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  1. MAY, 74 CE Ambrosius had been given less than three weeks to heal on a painfully, sheer bed of thin straw, on the ground of a stone floor, during his captivity with his Roman subjugators in his homeland of Britannia. Four walls and a roof provided the only redeeming feature of his imprisonment and a begrudgingly welcome change from the preceding months, exposed to the elements. It had taken almost a month to reach Burdigala[1] from the port in Petuaria[2], as the seas had proven treacherous around the Britannic coast. Despite his injuries, his robust frame and strong arms would be deemed indispensable at the oar, with the lash of his captors ensuring he remained aware of that fact. Calmer waters would meet them on the Mediterranean and ensure smoother sailing from Narbo[3] towards Ostia, where Ambrosius would once again be forced to limp on his lame leg, when the caravan of soldiers and slaves marched towards the capital. He had been allowed to rest for mere moments as they had arrived at the modest entrance to the pomerium[4], having travelled upon the Via Ostiensis[5] past the Circus Maximus and coming to a halt in the Forum, betwixt the Tabularium[6] and the Tullianum[7]. The imposing façade of the record hall only added to the dichotomy of the dank recess of the neighbouring carcer[8]; dwarfed in grandeur, yet unparalleled in prompting visceral sensations to those in such a precarious position. The myriad of emotions that raced through his mind, as he absorbed and analysed the unfamiliar surroundings that he would now be required by circumstance to call ‘home’, would not shake the immovable and impassive expression that he had adopted months before his present predicament. “Go find the Praetor,” the commanding officer of the detachment ordered of a subordinate legionary. Ambrosius had understood the Roman’s short directive well enough, but this would be the first time he had encountered the term ‘praetor’. He would soon come face to the face with the man who held such a foreign title, but for now he could rest again. Along with his newfound and circumstantial compatriots, they would be placed in to separate and temporary, three-walled holding cells, jutting out from the exterior wall of the prison. He planted his shoulder in to the clay edifice and propped himself up, hoping to ensure stability in spite of the pervading adversity resulting from his weak and aching left leg. @The Young Pope Reader Advisory: [1] Burdigala is the Latin name for modern Bordeaux, France. [2] Petuaria is the Latin name for modern Brough, East Yorkshire, UK. [3] Narbo is the Latin name for modern Narbonne, France. [4] The pomerium is the historical and religious boundary of the city of Rome. [5] Via Ostiensis is the Latin name for the via Ostiense, the road from Ostia to Rome. [6] The Tabularium is the record office of Rome and an important hub of civil and judicial activity. [7] The Tullianum is the Latin name for the modern Mamertine Prison. [8] 'carcer' is the Latin term for 'prison'.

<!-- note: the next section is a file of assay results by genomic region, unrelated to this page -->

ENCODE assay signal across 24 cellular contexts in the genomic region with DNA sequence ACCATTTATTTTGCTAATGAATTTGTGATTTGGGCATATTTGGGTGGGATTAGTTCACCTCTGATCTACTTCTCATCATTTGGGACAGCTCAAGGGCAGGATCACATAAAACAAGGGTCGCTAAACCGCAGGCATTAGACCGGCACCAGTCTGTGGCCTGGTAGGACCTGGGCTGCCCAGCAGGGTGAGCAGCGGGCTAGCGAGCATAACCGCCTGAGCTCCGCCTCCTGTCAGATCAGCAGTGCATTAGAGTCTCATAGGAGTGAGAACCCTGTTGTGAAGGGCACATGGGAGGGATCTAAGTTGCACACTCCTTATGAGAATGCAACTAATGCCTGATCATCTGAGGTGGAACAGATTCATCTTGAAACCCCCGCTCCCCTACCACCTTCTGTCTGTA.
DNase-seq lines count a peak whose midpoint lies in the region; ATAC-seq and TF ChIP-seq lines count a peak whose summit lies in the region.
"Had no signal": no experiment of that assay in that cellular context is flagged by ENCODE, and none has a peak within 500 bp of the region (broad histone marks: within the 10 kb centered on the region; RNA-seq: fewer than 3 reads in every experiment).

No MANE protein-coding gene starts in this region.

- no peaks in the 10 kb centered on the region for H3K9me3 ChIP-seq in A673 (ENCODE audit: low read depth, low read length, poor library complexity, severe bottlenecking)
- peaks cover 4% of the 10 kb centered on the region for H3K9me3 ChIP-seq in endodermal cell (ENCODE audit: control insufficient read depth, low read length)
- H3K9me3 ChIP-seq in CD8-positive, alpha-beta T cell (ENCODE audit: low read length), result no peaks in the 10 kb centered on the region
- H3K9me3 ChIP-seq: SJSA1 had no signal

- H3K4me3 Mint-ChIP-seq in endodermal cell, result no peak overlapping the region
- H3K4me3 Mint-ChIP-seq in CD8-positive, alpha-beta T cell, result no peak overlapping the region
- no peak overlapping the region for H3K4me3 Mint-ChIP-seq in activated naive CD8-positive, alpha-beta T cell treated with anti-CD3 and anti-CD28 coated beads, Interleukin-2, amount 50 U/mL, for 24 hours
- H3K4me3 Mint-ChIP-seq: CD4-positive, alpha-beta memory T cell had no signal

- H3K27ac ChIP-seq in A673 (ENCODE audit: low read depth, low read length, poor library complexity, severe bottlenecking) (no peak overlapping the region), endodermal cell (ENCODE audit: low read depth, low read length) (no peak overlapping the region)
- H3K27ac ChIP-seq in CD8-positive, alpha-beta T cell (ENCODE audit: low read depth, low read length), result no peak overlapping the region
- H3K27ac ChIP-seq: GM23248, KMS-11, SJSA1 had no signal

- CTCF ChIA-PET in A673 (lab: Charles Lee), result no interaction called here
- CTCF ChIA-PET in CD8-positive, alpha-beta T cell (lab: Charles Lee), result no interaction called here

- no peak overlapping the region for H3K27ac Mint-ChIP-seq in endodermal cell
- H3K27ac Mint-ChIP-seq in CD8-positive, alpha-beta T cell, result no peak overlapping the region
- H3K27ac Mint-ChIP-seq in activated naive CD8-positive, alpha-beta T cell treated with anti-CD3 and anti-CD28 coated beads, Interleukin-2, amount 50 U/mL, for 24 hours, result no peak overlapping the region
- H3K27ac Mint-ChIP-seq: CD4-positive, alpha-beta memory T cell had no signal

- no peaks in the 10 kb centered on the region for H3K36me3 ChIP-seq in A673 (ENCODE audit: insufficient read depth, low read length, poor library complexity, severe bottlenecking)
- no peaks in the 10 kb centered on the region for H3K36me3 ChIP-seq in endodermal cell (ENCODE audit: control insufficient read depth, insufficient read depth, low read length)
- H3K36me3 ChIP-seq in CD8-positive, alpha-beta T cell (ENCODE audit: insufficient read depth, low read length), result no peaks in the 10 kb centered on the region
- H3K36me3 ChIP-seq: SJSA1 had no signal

2. The Whites' stable complex was the usual bustling place it always was, with slaves exercising horses by walking them round the yard - one had been re-shod and a mare had recently foaled. The carpenter was busy fashioning a new chariot, and the wheelwright was shaving spokes for a new wheel for one damaged in the last race. Slaves were mucking out stalls and doing all the hundred and one other things that kept a chariot team ready and able to compete in the furious races that had made the Whites famous. Marcus had been closeted with a visitor for what felt like an eternity, talking about the opportunities that backing such a faction could provide, and had come out of the session the renter (not, strangely, outright owner) of one half-wild barbarian boy who seemingly had a magical touch with horses. Marcus had initially been put off by the FVG brand on the boy's arm, and the discussion over that had led to the final agreement, that the Whites would take the boy on to work in the stables for a fixed sum payable every eight days, and if not fully satisfied, the boy would be returned to his master, no harm, no foul. They had shaken on it and the boy's master had left, leaving Marcus in charge of a boy who looked still half-feral. At least the tunic he was wearing could pass as white, Marcus supposed. If you squinted. It was at least not blue, green or red. There was something to be said for small mercies. "Come along, I suppose you ought to see where you'll be working," he said, leading the boy out of his office and into the bustling yard. The Whites complex was formed of four separate wings around a central courtyard. There were stables along three sides, enough to house all the numerous horses (it was not unknown for them to put three teams into the same race), with various workshops, the kitchen and dining hall making up the fourth wing. Over the stables were hay-lofts and dormitories for the slaves, with living quarters for the free craftsmen situated over the workshops. Marcus' office was also on this second story, which had a shaded balcony overlooking the central yard, giving Marcus a good view of everything that went on, for which he was responsible. @Chevi